- If we assume that static class fields are stored in an fixed-length array, we can determine the field offset within that array. This also applies to enum constructors.
- We can do the same for instance methods that are not overridden.
- We know if a loop has to consider
- We know what run-time type a safe-cast expects, and what run-time types a
try catchexpression might catch.
- We know how many local variables we have in a given scope, and can determine their offsets within an array.
There's more, of course, but the point here is to show that this leads to a natural 2-pass implementation.
JIT + run
All the information we just mentioned is calculated at what we call JIT-time. This is the first pass that results in a tree of functions, which are then executed at the actual run-time. To illustrate, one may imagine each AST node of the program being replaced by a function like so:
a + b; // after JIT opAdd(env -> env.getLocal(0), env -> env.getLocal(1))
The sneakily introduced
env is the environment of a function. When a function is called, it creates a new environment. That environment mostly manages local variables in an array. In our example above, the JIT determined that variable
a has slot 0 and variable
b has slot 1. Getting their values is then a cheap array access operation.
The general theme here is to do as much work as possible during JIT-time, so we don't have to do that work at run-time. After JIT-time has created the run-time functions, we can discard most of the information used during JIT-time (unless we are in debugger-mode, but more on that later). What we end up with is "just some functions", and executing these is quite fast.
So how fast is it?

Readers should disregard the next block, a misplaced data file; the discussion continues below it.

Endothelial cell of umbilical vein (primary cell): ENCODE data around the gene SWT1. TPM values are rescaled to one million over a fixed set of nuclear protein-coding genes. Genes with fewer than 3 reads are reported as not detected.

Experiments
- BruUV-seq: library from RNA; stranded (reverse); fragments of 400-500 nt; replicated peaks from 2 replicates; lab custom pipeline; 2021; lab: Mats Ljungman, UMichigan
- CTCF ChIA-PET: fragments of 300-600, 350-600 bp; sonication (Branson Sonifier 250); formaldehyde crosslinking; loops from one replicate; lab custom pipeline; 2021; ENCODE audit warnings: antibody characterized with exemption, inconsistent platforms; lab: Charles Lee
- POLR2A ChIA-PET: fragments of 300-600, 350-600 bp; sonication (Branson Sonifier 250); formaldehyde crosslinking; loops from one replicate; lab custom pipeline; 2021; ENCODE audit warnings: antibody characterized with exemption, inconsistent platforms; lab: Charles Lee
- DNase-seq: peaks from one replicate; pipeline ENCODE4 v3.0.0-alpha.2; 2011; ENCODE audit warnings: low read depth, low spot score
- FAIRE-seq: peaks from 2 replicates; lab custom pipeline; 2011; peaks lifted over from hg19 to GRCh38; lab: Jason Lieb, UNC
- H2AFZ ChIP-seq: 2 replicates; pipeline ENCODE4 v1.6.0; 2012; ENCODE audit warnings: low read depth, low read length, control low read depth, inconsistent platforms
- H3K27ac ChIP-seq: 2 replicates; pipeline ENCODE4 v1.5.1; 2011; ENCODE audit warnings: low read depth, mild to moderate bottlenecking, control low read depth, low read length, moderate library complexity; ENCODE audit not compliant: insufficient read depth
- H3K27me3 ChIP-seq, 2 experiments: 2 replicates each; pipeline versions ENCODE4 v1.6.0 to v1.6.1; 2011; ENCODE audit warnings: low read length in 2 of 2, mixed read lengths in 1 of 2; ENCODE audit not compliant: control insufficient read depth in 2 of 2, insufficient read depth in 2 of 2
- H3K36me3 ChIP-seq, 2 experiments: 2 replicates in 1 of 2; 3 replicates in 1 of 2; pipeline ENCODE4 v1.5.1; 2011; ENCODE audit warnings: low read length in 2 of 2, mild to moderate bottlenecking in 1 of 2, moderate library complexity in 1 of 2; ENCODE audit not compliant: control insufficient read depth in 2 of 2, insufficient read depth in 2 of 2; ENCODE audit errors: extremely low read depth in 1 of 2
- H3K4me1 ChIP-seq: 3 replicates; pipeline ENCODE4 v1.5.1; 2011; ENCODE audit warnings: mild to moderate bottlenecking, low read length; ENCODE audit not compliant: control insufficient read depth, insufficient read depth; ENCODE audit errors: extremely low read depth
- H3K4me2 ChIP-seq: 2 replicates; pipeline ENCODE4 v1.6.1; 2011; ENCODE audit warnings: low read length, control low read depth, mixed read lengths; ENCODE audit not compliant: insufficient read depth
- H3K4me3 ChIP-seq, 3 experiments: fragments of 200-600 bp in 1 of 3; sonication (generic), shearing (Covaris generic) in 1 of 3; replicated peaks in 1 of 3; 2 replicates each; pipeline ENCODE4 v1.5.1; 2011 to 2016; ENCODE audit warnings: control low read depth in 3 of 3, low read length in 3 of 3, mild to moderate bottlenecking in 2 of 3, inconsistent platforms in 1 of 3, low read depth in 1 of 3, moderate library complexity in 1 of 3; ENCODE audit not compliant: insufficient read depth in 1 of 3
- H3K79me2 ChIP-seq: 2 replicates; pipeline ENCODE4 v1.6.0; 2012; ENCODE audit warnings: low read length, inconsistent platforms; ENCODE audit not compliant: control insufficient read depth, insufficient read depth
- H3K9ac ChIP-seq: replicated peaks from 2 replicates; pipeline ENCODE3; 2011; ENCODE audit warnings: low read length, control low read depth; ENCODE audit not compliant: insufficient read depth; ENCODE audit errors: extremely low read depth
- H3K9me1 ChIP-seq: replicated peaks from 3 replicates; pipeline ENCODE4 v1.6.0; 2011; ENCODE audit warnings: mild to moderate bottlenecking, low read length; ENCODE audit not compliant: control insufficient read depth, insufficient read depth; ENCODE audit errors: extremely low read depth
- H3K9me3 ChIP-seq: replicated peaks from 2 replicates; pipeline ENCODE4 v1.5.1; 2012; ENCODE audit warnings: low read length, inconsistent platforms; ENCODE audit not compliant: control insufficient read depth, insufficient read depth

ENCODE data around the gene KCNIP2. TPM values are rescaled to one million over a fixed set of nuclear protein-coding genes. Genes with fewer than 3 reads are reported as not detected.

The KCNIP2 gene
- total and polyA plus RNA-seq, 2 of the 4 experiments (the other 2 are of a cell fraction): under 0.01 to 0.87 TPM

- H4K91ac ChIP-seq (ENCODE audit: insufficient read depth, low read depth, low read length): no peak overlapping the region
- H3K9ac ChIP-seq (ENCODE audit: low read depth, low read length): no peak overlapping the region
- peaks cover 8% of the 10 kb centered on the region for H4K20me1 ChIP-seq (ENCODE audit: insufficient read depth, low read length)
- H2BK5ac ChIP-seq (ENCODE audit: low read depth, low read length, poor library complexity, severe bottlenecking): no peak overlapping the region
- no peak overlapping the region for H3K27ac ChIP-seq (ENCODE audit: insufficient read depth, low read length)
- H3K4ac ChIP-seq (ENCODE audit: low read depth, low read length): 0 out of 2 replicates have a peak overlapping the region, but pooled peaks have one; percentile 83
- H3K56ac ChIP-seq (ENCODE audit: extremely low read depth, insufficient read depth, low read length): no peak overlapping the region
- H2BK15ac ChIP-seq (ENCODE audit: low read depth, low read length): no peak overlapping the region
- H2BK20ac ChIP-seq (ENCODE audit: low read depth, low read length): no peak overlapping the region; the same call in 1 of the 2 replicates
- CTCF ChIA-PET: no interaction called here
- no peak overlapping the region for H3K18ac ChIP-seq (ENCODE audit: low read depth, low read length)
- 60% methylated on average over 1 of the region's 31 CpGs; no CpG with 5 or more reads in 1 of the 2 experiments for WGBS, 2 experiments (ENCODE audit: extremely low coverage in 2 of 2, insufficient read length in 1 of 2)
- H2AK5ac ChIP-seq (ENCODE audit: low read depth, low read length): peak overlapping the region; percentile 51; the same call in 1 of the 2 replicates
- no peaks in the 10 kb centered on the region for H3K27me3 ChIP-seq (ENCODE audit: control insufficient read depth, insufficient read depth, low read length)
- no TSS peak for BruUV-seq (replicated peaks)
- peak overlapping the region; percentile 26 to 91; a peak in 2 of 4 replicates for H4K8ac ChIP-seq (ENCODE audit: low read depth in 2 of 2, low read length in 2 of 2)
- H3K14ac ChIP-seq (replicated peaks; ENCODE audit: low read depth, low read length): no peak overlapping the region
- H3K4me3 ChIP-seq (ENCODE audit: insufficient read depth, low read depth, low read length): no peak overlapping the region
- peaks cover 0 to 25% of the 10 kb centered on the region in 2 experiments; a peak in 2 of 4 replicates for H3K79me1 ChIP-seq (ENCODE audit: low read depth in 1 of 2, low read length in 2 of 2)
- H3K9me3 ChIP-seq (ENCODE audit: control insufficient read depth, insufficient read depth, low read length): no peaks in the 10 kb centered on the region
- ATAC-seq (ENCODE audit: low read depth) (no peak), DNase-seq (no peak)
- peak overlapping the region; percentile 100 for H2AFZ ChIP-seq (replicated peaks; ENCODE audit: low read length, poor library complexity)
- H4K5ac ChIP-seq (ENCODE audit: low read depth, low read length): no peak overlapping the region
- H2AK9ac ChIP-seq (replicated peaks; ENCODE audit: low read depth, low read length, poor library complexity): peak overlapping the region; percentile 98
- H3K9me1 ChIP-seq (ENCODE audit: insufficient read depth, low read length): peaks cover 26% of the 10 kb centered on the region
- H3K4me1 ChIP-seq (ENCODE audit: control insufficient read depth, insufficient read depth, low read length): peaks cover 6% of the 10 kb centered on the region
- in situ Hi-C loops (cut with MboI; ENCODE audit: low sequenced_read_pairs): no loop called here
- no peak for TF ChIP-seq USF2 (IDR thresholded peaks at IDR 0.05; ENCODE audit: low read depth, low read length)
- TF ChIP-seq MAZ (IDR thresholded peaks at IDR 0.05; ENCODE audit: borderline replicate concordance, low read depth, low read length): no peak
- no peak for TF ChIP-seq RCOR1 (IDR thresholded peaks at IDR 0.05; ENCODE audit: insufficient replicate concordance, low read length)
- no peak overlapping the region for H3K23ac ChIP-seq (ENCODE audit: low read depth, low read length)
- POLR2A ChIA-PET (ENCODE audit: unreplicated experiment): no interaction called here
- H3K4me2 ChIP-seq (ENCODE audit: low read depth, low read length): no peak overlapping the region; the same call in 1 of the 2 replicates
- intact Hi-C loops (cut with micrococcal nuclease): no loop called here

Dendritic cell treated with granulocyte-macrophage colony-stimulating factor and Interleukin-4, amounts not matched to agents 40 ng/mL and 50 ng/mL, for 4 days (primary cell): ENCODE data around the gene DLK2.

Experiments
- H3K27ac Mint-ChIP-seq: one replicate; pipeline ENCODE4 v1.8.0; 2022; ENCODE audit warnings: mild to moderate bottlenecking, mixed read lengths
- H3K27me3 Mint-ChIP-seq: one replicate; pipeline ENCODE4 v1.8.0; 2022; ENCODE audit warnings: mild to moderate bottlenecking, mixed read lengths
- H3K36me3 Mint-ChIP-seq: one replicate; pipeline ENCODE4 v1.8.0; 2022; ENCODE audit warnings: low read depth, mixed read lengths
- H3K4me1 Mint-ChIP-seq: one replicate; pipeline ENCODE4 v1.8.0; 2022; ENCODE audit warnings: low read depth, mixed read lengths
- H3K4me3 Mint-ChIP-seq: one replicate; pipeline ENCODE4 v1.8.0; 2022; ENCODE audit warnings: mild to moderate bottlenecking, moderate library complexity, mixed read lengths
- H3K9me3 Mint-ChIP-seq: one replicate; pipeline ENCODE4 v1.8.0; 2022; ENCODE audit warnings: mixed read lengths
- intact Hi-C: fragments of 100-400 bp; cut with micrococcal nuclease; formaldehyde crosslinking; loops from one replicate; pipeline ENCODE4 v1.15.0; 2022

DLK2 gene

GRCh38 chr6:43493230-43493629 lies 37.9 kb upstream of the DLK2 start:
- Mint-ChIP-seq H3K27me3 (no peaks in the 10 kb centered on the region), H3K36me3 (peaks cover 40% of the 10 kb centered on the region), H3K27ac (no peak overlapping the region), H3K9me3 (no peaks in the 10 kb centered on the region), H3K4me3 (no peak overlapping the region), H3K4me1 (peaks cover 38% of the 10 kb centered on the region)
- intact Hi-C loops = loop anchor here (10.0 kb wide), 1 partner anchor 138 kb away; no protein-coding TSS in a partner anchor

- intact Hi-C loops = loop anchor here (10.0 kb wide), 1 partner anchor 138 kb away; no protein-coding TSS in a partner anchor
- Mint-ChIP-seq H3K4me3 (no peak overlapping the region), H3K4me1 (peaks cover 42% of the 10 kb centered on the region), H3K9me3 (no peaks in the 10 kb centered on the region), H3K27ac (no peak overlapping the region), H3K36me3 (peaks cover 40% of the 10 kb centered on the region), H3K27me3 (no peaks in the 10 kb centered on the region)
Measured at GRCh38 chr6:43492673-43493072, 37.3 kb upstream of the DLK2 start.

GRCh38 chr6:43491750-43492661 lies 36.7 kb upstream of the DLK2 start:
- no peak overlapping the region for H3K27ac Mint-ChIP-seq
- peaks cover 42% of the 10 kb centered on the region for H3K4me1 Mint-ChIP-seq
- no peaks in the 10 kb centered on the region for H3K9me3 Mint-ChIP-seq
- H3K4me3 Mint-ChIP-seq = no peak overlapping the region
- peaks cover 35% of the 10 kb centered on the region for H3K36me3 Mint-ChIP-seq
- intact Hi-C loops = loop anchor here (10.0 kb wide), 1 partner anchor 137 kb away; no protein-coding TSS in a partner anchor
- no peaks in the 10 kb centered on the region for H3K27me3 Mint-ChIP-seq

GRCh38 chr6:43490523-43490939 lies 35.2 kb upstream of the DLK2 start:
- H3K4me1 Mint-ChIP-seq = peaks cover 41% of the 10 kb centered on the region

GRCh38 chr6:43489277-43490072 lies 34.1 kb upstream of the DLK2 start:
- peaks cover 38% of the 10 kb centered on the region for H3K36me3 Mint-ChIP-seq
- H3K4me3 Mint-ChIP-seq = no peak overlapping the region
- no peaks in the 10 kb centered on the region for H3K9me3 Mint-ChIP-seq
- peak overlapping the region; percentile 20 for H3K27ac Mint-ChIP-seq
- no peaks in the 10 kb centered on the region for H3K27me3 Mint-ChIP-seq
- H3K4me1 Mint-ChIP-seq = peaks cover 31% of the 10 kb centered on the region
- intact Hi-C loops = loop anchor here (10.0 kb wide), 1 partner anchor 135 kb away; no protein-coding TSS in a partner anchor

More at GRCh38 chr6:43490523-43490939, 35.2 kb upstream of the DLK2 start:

Alright, let's pull up the initial table and add eval:
Eval does well with strings, allocation and structural access (of fields, enum values etc.). Anonymous objects can be faster than class instances because they don't require a constructor call to be evaluated.
What does this mean for me?
If you are a mere user of macros, all this really means is that the macros you use should run a bit faster. For macro developers, some eval-specific information might be interesting:
- The target name is
#if evalholds in both macros and --interp mode. As before,
#if macroholds in macro mode.
Stringis implemented as a rope.
- Maps are implemented as OCaml Hashtbl instances and provide reasonable performance.
- Anonymous objects are implemented as instances, similar to classes. Field access on them for known fields is O(1). Fields that are added later are stored in an overflow map and are accessed at O(log(N)).
- By default, the interpreter does not record a stack trace. This allows some optimizations which provide a significant speed-up in some cases. While developing a macro, one may want to define
-D eval-stackin order to get reliable stack traces.
- The interpreter supports per-function timers by defining
-D eval-times. This, in combination with
--times, gives an accurate measure of where most of the run-time is spent. Note that this flag makes compilation overall significantly slower.
- There is debugger support by defining
-D eval-debugger. More on that later!
- The old interpreter did not care about constructs like
untyped __js__unless it would actually execute. Eval is going to fail on that during its JIT stage, which requires some additional conditional compilation in these cases.